In the R Balki-directed PadMan, Akshay is back to playing a considerate husband fighting provincial mind-sets and social taboos. Only this time creating a disposable sanitary pad — not toilet — occupy his unwavering attention.

His Lakshmikant Chauhan is a man of exceptional sensitivity and ingenuity. Something his young bride, raised on orthodox, old school beliefs can neither understand nor appreciate.

Where most actresses wouldn’t rise above annoyingly regressive, Radhika Apte imbues her character’s embarrassment and irritation with a heartfelt understanding of a woman caught between her cravings for comforting conventionality while faced with boldness beyond her grasp. She is like as her husband complains, ‘Rani Mukerji ke zamane mein Devika Rani ki dialogue bol rahi ho.’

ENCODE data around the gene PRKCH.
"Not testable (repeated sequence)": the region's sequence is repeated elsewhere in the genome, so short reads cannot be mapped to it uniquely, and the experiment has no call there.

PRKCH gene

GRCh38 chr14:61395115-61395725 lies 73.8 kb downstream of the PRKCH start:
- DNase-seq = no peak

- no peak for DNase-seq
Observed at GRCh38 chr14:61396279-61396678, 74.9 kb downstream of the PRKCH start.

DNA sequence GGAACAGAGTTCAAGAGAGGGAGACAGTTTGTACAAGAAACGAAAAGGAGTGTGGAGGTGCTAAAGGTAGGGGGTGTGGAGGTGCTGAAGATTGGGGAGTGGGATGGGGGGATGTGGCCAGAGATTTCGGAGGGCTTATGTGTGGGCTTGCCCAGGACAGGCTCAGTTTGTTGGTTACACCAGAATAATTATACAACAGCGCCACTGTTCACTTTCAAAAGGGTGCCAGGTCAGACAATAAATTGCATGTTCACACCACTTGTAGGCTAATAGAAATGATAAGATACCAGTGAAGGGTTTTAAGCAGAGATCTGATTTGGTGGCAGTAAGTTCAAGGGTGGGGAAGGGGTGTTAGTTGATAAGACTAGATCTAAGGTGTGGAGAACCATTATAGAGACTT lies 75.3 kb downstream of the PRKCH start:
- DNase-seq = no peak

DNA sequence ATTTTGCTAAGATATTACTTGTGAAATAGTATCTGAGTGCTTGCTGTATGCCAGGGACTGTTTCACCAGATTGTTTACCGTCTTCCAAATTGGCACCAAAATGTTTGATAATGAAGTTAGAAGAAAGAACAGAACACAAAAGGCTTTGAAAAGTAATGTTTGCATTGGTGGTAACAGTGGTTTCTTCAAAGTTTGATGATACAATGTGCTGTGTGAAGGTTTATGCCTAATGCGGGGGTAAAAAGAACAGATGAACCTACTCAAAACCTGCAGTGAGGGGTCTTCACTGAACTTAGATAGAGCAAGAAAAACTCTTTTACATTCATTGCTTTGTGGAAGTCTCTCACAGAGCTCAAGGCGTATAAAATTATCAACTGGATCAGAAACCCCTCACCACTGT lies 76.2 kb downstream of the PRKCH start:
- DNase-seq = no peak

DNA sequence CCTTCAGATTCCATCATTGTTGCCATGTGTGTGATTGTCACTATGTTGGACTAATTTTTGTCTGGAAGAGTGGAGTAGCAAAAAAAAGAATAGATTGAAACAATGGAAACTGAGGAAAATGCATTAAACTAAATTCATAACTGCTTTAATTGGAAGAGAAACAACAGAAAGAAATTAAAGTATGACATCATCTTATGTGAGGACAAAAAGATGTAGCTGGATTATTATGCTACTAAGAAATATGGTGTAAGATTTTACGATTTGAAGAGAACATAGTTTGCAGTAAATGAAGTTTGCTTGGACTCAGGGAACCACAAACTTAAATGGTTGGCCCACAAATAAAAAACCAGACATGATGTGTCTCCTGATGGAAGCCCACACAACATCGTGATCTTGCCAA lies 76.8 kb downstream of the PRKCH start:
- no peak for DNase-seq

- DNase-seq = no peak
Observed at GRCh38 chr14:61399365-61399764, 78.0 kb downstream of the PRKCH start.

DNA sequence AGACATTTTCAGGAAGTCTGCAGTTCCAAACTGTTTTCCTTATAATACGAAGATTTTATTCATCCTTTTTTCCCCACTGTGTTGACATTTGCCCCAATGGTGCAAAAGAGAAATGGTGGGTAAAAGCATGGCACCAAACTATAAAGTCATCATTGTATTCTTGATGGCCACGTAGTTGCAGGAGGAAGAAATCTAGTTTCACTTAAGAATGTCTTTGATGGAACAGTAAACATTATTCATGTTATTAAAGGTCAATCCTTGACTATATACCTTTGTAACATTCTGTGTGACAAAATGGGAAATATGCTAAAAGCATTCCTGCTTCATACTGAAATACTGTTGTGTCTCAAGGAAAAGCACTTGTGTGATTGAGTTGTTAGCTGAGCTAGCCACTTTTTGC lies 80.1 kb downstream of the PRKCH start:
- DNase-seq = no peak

The other women in his life — his elderly mother and three sisters — aren’t allowed such complexity. They are little more than scandalised, scampering, bunnies every time Lakshmi appears before them flashing a sparkling white pad in hand.

Undeterred by his family’s disapproval and social ostracism, Lakshmi endeavours to discover the mechanism behind a serviceable pad in a manner that looks unexpectedly comfortable and pleasant on screen.

Scenes where he is sitting by a pretty pond encircled by frangipani flowers and heaping cotton wads on fresh green leaves are filmed in a curiously delicious manner (by P C Sreeram), as though he’s packing tiffin of steamed idlis. Nor has receiving free samples of materials from overseas suppliers ever looked more at the snap of a finger.